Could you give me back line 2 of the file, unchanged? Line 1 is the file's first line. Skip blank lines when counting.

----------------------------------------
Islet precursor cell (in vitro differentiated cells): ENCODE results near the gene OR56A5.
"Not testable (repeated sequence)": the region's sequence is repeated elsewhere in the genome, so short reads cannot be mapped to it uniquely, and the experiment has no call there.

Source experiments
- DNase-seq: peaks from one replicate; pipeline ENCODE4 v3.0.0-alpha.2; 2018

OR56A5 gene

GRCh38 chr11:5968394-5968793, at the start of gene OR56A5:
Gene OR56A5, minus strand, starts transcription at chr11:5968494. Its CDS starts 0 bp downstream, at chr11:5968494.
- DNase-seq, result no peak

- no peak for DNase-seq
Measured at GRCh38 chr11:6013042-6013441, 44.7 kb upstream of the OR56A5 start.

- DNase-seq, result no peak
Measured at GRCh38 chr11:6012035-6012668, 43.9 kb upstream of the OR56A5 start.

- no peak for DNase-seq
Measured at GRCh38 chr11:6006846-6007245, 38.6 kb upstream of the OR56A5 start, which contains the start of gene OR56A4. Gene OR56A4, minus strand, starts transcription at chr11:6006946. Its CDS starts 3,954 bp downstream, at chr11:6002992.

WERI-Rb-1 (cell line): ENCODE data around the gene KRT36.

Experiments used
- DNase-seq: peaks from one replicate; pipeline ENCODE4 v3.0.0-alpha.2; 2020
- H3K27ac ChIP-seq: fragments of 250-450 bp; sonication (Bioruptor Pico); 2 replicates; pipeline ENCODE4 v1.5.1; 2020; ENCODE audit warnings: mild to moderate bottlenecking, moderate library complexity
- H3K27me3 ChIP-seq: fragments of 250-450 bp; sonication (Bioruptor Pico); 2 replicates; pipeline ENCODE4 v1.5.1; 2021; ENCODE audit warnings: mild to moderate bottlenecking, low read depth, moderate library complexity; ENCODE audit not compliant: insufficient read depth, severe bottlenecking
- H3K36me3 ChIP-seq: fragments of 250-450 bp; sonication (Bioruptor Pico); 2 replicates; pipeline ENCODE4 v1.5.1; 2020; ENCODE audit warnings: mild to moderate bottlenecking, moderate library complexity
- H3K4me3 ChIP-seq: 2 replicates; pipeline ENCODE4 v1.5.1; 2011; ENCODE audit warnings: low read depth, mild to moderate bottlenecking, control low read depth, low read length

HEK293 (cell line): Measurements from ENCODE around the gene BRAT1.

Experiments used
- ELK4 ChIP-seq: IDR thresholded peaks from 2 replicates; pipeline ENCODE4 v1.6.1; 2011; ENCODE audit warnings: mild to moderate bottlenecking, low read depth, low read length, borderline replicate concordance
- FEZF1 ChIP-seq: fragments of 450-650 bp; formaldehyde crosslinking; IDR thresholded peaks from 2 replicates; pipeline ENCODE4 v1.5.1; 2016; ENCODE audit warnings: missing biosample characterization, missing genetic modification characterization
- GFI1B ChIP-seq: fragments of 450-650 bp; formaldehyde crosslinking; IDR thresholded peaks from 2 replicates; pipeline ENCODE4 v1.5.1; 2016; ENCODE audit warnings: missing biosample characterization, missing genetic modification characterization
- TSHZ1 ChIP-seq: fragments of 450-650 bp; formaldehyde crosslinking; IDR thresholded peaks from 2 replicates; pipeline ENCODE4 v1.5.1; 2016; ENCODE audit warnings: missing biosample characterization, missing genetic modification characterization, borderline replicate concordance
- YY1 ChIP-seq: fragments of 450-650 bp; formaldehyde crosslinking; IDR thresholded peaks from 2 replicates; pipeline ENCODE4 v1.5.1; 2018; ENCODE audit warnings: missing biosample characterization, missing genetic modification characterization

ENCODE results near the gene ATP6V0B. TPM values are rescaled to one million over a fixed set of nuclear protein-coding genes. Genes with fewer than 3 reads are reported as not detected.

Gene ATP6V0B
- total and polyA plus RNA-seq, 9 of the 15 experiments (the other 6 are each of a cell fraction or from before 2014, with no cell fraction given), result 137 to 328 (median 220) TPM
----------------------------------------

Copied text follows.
"Not testable (repeated sequence)": the region's sequence is repeated elsewhere in the genome, so short reads cannot be mapped to it uniquely, and the experiment has no call there.